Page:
Human Rights/Free Speech/Media
Pakistan continues to use blasphemy laws to target Christian communities: Experts

Just Earth News | @justearthnews | 11 Jun 2021, 06:44 am Print

Pakistan continues to use blasphemy laws to target Christian communities: Experts Pakistan Christians

Image: Unsplash

Islamabad: Pakistan continues to target the Christian community with the blasphemy law despite criticisms from the international arena over the issue.

"A month ago, the European Parliament passed a resolution on the blasphemy laws in Pakistan, focusing especially on the case of Shagufta Kausar and Shafqat Emmanuel. The two were accused of blasphemy, and sentenced to death, over allegedly sending text messages. Neither can read or write," read an opinion piece by journalist Sania Arif.

"Rights activists have long noted that Pakistan’s blasphemy laws have been open to abuse, with both non-Muslims and Muslims being targeted by them. However, the discrimination against religious minorities has been observed to be systematic. And for many observers Christians are common targets of this discrimination, with many believing that this is because they are the largest minority in Pakistan," she said.

"Activists say that a persistent, apparently without reason, discrimination has turned into persecution against Christians. There are a lot of incidents, where Christians have been targeted over numerous allegations-mostly baseless," read the opinion piece.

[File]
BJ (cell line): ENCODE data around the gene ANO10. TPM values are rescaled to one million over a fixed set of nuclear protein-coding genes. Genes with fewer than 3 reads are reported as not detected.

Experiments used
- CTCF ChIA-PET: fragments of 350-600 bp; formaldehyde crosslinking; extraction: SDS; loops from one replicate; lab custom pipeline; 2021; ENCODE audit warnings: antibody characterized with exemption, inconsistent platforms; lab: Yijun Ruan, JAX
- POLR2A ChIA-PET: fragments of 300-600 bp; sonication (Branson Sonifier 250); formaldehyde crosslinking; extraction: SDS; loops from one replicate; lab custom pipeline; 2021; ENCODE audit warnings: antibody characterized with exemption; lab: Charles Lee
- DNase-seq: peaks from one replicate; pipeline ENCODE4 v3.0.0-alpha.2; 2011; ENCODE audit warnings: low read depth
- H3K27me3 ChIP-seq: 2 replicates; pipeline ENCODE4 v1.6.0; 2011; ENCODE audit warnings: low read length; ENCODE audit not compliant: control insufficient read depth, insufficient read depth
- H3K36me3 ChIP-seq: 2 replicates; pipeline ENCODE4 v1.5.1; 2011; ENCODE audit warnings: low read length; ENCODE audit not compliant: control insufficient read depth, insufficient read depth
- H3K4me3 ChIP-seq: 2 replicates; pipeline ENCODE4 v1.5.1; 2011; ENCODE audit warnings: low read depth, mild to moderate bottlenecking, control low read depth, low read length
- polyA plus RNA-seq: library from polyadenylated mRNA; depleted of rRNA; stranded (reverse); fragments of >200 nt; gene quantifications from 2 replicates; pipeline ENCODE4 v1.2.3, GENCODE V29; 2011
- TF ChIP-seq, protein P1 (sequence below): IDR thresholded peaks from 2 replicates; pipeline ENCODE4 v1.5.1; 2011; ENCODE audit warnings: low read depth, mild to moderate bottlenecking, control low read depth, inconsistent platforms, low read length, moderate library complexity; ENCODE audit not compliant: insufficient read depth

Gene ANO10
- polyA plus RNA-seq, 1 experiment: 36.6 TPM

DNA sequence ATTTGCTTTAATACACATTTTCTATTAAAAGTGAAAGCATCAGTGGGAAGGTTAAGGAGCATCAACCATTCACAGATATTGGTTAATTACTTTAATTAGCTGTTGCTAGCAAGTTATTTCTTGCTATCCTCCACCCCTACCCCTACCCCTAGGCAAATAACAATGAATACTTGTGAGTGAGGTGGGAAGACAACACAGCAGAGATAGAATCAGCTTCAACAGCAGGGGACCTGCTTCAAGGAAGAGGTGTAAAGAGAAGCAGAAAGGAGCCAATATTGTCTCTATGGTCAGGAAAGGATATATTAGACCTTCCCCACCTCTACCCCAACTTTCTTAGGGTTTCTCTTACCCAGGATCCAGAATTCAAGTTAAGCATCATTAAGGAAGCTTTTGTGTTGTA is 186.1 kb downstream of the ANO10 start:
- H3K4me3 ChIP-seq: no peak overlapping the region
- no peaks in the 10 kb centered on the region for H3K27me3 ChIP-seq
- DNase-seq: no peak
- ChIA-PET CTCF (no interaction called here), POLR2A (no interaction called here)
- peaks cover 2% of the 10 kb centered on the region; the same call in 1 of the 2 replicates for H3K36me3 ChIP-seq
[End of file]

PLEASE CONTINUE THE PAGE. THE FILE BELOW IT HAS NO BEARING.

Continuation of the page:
In her opinion piece,  analyst Khaled Ahmed was quoted as saying by  Sania: " More than 90 per cent of the country’s Christians reside in Punjab. And 60 per cent live in villages, and in most cases are more indigenous to their areas than Muslims. Blasphemy and desecration of the Quran are used against them, but the latter is used against them collectively, followed by organised destruction of property."

The alarming uptick in blasphemy accusations across Pakistan underscores the urgency with which the draconian laws that enable abuse and risk lives must be repealed, Amnesty International had said last year.

“Pakistani authorities need no more evidence to see how dangerous the blasphemy laws are – they are abused to make false accusations that can, and have, led to unlawful killings and even whole communities being attacked and their homes burnt,” said David Griffiths, Director of the Office of the Secretary General of Amnesty International.